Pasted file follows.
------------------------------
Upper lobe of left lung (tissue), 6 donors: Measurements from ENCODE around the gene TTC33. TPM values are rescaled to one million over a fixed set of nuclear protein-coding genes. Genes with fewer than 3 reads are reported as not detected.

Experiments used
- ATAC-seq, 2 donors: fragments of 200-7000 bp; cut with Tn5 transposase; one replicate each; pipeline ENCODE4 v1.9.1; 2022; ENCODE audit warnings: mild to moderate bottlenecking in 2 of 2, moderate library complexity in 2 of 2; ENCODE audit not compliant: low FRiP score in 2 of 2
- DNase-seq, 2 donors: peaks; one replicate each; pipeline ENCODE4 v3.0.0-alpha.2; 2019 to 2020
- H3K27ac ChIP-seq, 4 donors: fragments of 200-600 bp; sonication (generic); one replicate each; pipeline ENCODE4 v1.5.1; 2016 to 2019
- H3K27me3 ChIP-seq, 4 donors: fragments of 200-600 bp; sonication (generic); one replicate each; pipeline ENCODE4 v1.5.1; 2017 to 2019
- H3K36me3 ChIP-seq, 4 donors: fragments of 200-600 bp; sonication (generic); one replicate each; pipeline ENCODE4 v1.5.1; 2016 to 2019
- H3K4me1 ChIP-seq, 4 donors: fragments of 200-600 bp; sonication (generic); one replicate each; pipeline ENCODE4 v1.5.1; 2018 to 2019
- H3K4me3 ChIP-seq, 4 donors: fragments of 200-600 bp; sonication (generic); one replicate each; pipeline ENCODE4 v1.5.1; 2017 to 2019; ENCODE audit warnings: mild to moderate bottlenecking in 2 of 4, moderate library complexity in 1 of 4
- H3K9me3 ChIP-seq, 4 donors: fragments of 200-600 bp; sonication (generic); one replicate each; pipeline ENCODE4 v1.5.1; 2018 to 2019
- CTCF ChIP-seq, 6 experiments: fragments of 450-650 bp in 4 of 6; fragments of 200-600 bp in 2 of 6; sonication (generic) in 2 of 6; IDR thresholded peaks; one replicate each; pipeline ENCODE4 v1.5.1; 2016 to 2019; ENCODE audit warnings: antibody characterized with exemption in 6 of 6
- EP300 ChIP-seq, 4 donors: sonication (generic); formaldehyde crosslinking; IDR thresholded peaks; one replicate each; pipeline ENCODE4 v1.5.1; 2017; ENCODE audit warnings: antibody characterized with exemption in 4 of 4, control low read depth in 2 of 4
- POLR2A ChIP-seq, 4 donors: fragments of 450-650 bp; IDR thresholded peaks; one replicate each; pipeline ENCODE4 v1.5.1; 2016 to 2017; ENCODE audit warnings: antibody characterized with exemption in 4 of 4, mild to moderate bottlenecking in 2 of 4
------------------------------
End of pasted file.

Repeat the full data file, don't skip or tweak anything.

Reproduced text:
Upper lobe of left lung (tissue), 6 donors: Measurements from ENCODE around the gene TTC33. TPM values are rescaled to one million over a fixed set of nuclear protein-coding genes. Genes with fewer than 3 reads are reported as not detected.

Experiments used
- ATAC-seq, 2 donors: fragments of 200-7000 bp; cut with Tn5 transposase; one replicate each; pipeline ENCODE4 v1.9.1; 2022; ENCODE audit warnings: mild to moderate bottlenecking in 2 of 2, moderate library complexity in 2 of 2; ENCODE audit not compliant: low FRiP score in 2 of 2
- DNase-seq, 2 donors: peaks; one replicate each; pipeline ENCODE4 v3.0.0-alpha.2; 2019 to 2020
- H3K27ac ChIP-seq, 4 donors: fragments of 200-600 bp; sonication (generic); one replicate each; pipeline ENCODE4 v1.5.1; 2016 to 2019
- H3K27me3 ChIP-seq, 4 donors: fragments of 200-600 bp; sonication (generic); one replicate each; pipeline ENCODE4 v1.5.1; 2017 to 2019
- H3K36me3 ChIP-seq, 4 donors: fragments of 200-600 bp; sonication (generic); one replicate each; pipeline ENCODE4 v1.5.1; 2016 to 2019
- H3K4me1 ChIP-seq, 4 donors: fragments of 200-600 bp; sonication (generic); one replicate each; pipeline ENCODE4 v1.5.1; 2018 to 2019
- H3K4me3 ChIP-seq, 4 donors: fragments of 200-600 bp; sonication (generic); one replicate each; pipeline ENCODE4 v1.5.1; 2017 to 2019; ENCODE audit warnings: mild to moderate bottlenecking in 2 of 4, moderate library complexity in 1 of 4
- H3K9me3 ChIP-seq, 4 donors: fragments of 200-600 bp; sonication (generic); one replicate each; pipeline ENCODE4 v1.5.1; 2018 to 2019
- CTCF ChIP-seq, 6 experiments: fragments of 450-650 bp in 4 of 6; fragments of 200-600 bp in 2 of 6; sonication (generic) in 2 of 6; IDR thresholded peaks; one replicate each; pipeline ENCODE4 v1.5.1; 2016 to 2019; ENCODE audit warnings: antibody characterized with exemption in 6 of 6
- EP300 ChIP-seq, 4 donors: sonication (generic); formaldehyde crosslinking; IDR thresholded peaks; one replicate each; pipeline ENCODE4 v1.5.1; 2017; ENCODE audit warnings: antibody characterized with exemption in 4 of 4, control low read depth in 2 of 4
- POLR2A ChIP-seq, 4 donors: fragments of 450-650 bp; IDR thresholded peaks; one replicate each; pipeline ENCODE4 v1.5.1; 2016 to 2017; ENCODE audit warnings: antibody characterized with exemption in 4 of 4, mild to moderate bottlenecking in 2 of 4